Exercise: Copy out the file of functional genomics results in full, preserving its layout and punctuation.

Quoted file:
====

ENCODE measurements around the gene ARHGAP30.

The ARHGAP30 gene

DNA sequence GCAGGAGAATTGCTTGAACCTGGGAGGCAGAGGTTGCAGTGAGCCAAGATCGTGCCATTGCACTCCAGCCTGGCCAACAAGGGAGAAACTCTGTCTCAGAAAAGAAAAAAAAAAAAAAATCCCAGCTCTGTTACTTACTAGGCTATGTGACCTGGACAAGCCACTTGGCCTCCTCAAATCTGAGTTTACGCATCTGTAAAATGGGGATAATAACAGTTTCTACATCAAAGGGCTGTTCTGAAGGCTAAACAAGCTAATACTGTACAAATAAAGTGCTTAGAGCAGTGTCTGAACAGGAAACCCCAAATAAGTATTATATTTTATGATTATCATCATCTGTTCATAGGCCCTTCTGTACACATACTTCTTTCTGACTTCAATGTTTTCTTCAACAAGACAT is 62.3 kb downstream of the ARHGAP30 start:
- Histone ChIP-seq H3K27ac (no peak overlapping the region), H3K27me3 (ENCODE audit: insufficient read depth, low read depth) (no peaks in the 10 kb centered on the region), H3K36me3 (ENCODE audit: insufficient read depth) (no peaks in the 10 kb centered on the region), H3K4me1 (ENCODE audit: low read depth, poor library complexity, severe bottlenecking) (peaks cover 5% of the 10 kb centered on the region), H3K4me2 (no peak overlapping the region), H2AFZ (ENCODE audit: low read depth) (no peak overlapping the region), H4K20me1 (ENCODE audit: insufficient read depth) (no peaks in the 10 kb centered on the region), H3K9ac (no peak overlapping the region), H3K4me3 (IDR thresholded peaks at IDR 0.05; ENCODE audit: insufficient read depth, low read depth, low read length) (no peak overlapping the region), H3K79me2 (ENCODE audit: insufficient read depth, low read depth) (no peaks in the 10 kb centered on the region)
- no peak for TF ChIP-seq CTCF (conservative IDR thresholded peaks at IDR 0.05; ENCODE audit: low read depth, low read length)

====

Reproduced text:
ENCODE measurements around the gene ARHGAP30.

The ARHGAP30 gene

DNA sequence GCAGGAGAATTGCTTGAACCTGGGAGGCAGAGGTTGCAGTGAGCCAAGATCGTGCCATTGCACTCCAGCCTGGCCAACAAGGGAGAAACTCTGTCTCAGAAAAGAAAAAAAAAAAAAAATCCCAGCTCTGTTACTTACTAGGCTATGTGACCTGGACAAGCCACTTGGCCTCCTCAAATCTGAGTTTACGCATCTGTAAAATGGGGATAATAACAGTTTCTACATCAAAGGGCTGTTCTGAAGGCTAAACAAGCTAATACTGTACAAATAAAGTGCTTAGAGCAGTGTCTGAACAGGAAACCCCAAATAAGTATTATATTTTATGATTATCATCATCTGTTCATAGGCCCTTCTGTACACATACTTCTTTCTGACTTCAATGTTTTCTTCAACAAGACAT is 62.3 kb downstream of the ARHGAP30 start:
- Histone ChIP-seq H3K27ac (no peak overlapping the region), H3K27me3 (ENCODE audit: insufficient read depth, low read depth) (no peaks in the 10 kb centered on the region), H3K36me3 (ENCODE audit: insufficient read depth) (no peaks in the 10 kb centered on the region), H3K4me1 (ENCODE audit: low read depth, poor library complexity, severe bottlenecking) (peaks cover 5% of the 10 kb centered on the region), H3K4me2 (no peak overlapping the region), H2AFZ (ENCODE audit: low read depth) (no peak overlapping the region), H4K20me1 (ENCODE audit: insufficient read depth) (no peaks in the 10 kb centered on the region), H3K9ac (no peak overlapping the region), H3K4me3 (IDR thresholded peaks at IDR 0.05; ENCODE audit: insufficient read depth, low read depth, low read length) (no peak overlapping the region), H3K79me2 (ENCODE audit: insufficient read depth, low read depth) (no peaks in the 10 kb centered on the region)
- no peak for TF ChIP-seq CTCF (conservative IDR thresholded peaks at IDR 0.05; ENCODE audit: low read depth, low read length)